The huge difference is that all the things we talked about in the ‘40s did involve musicians getting paid, just different musicians. It was R&B and country musicians getting paid instead of big bands. A lot of people previously neglected became huge stars.

What’s happening now is really dangerous, in terms of musicians continuing to be able to make a living. It is exciting, in terms of everyone being able to make their music available to millions of listeners, but it is getting harder and harder to make a living in music. It’s more like a lottery – win and become a star or lose and go on to something else.

There are skills you develop as a professional musician that we’re seeing less and less of because people don’t perform as much. Everyone in my book went through an apprenticeship playing seven nights a week for four or five hours a night. Those opportunities no longer exist. There’s no way to build those kinds of skills today.

Explain the difference between hot and sweet combos. Why have the hot survived while the sweet are dismissed?

A lot of people will say this is a false dichotomy. Everyone played some sweet and some hot, but the best way to explain the difference to people of my generation is to go back to the British Invasion. In the U.S., we thought of both the Beatles and the Rolling Stones as belonging to the same genre. In England, however, the Beatles were called pop and the Rolling Stones were called R&B, and it’s easy to understand why.

The way we look at it today, hot bands played for boys who were into music as fans and listeners, while sweet bands were for sappy girls. That’s not the way I would phrase it, but it’s not necessarily wrong. Women have always been the determining pop buyers, because they like to dance, but men have always been the main critics. In any case, in the 1930s the two extremes were Guy Lombardo on the sweet end and Count Basie as hot, but most bands were in the middle.

One reason the hot bands live on is because by and large the only people listening today are jazz fans and they always liked the hot bands better. There’s also the racial component I mentioned earlier. I don’t disagree that what is exciting in American music was largely taken from African-American music—I would argue that it’s more complicated than that, because they are always interchanging, but as a listener I am certainly more excited by Basie than by Lombardo. As a historian, though, I am interested in both, and well aware that in their era Lombardo was far more popular.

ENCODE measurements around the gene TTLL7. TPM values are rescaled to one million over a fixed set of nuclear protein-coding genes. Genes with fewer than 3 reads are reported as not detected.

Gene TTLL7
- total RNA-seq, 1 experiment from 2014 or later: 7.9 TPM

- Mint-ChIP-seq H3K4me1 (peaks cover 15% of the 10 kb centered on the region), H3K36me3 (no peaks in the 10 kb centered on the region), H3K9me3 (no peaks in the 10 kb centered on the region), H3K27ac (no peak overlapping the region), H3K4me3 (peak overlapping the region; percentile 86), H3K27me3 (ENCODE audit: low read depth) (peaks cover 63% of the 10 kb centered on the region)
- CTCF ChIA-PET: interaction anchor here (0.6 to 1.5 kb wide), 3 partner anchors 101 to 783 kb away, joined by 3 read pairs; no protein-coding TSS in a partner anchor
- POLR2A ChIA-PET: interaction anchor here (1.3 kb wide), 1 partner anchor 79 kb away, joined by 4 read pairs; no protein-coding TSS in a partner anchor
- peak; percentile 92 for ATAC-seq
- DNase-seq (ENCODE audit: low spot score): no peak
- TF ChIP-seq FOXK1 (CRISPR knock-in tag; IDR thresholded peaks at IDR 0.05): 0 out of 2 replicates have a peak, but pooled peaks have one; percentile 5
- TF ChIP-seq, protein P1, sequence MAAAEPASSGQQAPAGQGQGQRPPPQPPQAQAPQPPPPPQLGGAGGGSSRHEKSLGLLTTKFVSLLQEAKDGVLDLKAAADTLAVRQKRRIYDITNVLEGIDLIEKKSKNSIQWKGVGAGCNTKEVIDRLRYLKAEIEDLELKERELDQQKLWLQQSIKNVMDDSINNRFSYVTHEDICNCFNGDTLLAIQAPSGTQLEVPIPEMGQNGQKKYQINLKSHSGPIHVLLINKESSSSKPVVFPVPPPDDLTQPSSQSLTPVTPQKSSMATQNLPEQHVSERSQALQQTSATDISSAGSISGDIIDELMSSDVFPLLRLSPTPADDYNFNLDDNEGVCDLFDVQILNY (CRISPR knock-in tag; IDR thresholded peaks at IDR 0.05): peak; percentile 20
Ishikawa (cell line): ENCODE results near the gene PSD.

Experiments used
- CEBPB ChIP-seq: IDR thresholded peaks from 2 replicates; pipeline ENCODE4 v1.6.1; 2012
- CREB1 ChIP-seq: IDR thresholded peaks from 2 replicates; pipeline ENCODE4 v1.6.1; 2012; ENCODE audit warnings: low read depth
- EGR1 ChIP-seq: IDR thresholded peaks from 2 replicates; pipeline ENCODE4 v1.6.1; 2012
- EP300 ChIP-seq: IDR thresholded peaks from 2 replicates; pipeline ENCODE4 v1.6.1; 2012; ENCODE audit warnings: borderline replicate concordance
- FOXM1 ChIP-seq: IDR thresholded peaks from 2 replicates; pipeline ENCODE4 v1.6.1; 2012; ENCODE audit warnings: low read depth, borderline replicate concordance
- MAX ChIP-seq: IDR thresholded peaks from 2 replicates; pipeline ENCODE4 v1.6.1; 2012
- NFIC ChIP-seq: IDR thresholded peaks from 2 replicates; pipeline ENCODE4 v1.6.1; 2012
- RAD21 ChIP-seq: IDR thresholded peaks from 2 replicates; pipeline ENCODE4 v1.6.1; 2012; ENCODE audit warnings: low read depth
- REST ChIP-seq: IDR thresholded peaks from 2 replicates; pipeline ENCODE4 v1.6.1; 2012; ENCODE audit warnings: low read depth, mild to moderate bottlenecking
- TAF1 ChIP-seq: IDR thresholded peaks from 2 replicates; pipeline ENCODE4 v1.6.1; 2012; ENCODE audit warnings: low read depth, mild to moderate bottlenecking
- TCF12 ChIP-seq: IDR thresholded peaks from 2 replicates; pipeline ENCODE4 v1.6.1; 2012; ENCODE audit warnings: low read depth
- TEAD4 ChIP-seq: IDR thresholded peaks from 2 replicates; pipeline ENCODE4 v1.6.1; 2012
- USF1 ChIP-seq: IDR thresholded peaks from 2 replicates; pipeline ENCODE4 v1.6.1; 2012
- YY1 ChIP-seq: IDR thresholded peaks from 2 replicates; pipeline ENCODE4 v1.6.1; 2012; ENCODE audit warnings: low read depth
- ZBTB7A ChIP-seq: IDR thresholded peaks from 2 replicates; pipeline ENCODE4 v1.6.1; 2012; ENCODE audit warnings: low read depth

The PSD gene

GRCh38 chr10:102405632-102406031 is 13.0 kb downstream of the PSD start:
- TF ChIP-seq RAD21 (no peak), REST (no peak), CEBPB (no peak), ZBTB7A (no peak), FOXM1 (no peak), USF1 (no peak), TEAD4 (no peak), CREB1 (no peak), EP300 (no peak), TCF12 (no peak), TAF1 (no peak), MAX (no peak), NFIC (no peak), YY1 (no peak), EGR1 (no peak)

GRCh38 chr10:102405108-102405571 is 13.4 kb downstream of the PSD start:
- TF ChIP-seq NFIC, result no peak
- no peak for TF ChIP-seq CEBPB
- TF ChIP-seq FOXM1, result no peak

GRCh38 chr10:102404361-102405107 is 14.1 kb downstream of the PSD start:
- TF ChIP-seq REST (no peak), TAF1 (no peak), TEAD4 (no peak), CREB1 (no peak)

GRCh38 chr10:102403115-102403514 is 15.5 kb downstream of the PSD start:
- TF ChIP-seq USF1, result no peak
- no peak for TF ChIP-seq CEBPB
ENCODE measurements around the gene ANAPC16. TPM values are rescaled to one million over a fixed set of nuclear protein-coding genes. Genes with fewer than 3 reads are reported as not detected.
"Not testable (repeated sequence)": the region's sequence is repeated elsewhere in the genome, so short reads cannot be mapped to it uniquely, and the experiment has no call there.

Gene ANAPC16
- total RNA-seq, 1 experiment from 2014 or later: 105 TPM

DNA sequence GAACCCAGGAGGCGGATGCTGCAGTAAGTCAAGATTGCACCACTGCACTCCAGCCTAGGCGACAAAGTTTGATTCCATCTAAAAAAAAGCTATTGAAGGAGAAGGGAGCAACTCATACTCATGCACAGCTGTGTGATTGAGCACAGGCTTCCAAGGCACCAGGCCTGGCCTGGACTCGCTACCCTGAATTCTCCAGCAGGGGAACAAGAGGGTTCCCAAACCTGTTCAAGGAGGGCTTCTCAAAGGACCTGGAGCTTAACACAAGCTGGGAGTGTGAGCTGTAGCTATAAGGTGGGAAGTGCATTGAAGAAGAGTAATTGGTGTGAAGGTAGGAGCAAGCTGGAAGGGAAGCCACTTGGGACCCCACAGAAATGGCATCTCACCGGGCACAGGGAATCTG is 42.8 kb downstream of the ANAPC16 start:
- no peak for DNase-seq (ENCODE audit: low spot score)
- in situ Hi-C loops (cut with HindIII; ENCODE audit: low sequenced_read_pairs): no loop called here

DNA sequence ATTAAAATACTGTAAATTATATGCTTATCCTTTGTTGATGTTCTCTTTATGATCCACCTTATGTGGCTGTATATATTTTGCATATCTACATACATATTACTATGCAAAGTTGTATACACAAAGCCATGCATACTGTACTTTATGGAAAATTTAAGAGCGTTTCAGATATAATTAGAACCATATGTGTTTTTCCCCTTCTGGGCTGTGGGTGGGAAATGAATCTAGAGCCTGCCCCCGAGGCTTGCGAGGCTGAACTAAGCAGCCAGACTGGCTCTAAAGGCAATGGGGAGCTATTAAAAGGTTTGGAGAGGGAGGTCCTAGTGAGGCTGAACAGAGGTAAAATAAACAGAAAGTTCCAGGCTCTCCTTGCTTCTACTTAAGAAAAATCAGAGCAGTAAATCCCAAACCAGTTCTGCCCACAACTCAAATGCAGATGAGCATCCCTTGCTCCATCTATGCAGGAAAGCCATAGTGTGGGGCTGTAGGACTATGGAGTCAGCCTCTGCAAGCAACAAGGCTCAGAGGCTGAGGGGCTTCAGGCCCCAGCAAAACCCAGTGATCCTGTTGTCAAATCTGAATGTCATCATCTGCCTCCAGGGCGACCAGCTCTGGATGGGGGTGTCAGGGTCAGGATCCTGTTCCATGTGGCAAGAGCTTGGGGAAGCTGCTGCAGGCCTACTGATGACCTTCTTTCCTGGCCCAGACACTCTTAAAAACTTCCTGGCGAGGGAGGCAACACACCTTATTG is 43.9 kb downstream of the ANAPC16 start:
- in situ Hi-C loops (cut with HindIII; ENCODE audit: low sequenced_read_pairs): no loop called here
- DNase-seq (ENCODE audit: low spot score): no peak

What is the connection between swing and rock and roll?

It was the hot dance music, youthful, noisy dance music. We think of these worlds as separate, but a lot of the same musicians crossed over. The first house band for Alan Freed’s rock party was the Count Basie Orchestra. Bill Haley and the Comets all did their apprenticeships playing swing. Musically, there was a lot of overlap.

How did the success of the Beatles and other late-‘60s rock bands segregate the music industry? What are the lasting effects of that segregation?

Two things happened at once. One, the Beatles arrived when the industry was moving very heavily toward black music. The myth is the Beatles rescued us from Frankie Avalon, but they really rescued us from Motown and girl groups. If you look at the charts, black groups had so completely taken over, they actually stopped having separate charts.

The Beatles and British Invasion bands were exciting, but their rhythm sections were old fashioned. In a world of Motown and James Brown they played archaic styles. Black kids were not much interested in the British bands, because they weren’t as much fun to dance to—and it was not just black kids, but everyone who was dancing to Motown, which included a lot of white kids, especially white girls.

At the same time, the discotheque craze was hitting, so people didn’t have to have live bands. The lasting effect of that is that you no longer had to have one band who could play every style of music. Before you couldn’t have a band play only black or white music, because people wanted to dance to and hear the full range of current hits. In the ‘60s, though, you could have one band only play one kind of music, because when you wanted to hear a different kind you could just change the record.